Even before the 2012 debate in Florida about whether to allow massive casino resorts -- including at the site of the Miami Herald building -- politicians debated how to respond to illegal gambling.
On his campaign website in 2011, Carlos Gimenez vowed to tackle the problem by forming an illegal gambling task force.
"These illicit slot-style machines are affecting our quality of life throughout the county; negatively impacting small, family-owned businesses; and stealing millions of dollars from our neediest residents,” he said. "Most ominously, they are typically associated with organized crime."
The years-long controversy involved slots-like video gaming machines known as maquinitas in Spanish. The debate over the machines relates to whether they are games of chance or skill. State law forbids most gambling, but manquinita owners have claimed that their machines are games of skill, and in some cases courts have agreed.
Gimenez's opponent, Hialeah Mayor Julio Robaina, had the backing of the maquinita industry and had championed a law to allow the use of gaming machines as long as they are registered with the city and if they are not used for gambling. In April 2011 while Gimenez was a county commissioner he drafted legislation to create the task force, the Miami Herald wrote. Gimenez's proposal was tabled by a committee of commissioners in May 2011 when he was no longer a member of the board.
Gimenez has said he believed the video games were used for illegal gambling and that those behind the machines have ties to organized crime. In October 2010, Miami police seized more than 400 machines in a raid.
"There has been a lot of muddying the waters about what is legal and what is illegal,” Gimenez said. "I think the machines are all illegal themselves. We cannot allow this. It has a detrimental, negative impact on the quality of life.”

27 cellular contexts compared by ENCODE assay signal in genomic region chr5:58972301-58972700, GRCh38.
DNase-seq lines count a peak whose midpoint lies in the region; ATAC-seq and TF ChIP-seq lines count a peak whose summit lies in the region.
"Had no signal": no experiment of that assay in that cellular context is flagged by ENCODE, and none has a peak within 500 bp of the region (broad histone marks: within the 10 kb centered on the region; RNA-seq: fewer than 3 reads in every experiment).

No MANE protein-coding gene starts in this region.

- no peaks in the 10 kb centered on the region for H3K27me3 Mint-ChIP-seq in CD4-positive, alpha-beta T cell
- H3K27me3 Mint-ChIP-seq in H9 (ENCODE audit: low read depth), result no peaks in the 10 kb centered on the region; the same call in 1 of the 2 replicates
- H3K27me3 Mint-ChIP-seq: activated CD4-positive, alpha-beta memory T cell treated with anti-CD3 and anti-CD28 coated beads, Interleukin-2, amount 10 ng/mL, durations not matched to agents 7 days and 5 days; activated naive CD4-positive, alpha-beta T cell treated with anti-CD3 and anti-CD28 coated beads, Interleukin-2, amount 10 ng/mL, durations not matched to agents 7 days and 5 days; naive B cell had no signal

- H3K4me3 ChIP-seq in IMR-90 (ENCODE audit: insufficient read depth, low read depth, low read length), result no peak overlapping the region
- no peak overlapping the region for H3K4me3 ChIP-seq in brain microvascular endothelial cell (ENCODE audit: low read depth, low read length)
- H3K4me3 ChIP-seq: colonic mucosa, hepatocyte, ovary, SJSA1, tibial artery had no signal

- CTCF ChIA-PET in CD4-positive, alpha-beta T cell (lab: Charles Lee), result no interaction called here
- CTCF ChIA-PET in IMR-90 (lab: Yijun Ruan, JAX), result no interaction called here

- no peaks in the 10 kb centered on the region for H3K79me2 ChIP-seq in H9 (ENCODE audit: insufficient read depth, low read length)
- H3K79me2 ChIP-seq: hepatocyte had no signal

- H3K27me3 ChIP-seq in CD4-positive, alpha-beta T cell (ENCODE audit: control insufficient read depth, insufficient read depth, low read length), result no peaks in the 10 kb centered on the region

When we asked Gimenez's spokeswoman Suzy Trutie for an update in May, she told us that the county had monitored the state's proposed legislation on casino and resort gambling during the 2012 Legislative session.
"Since no state legislation was passed, the Mayor will be revisiting the creation of the County's Illegal Gambling Task Force in the future,” she wrote in a May 7 email. (We checked in with Trutie again June 6 and she said that still stands.)
The Miami Herald asked Gimenez about this goal in a Feb. 24 interview days before his annual state of the city address.
"We need to move on that. One of the things I was hoping on the gambling bill in Tallahassee was a reduction in illegal gaming,” he said.
This was a simple promise: Gimenez only vowed to create a task force to work with law enforcement -- we aren't grading him here on the outcome of that task force. But nearly one year after he won election in June 2011, Gimenez has not formed the task force. If a task force forms later, we'll re-evalute this promise. For now, we rate it Promise Broken.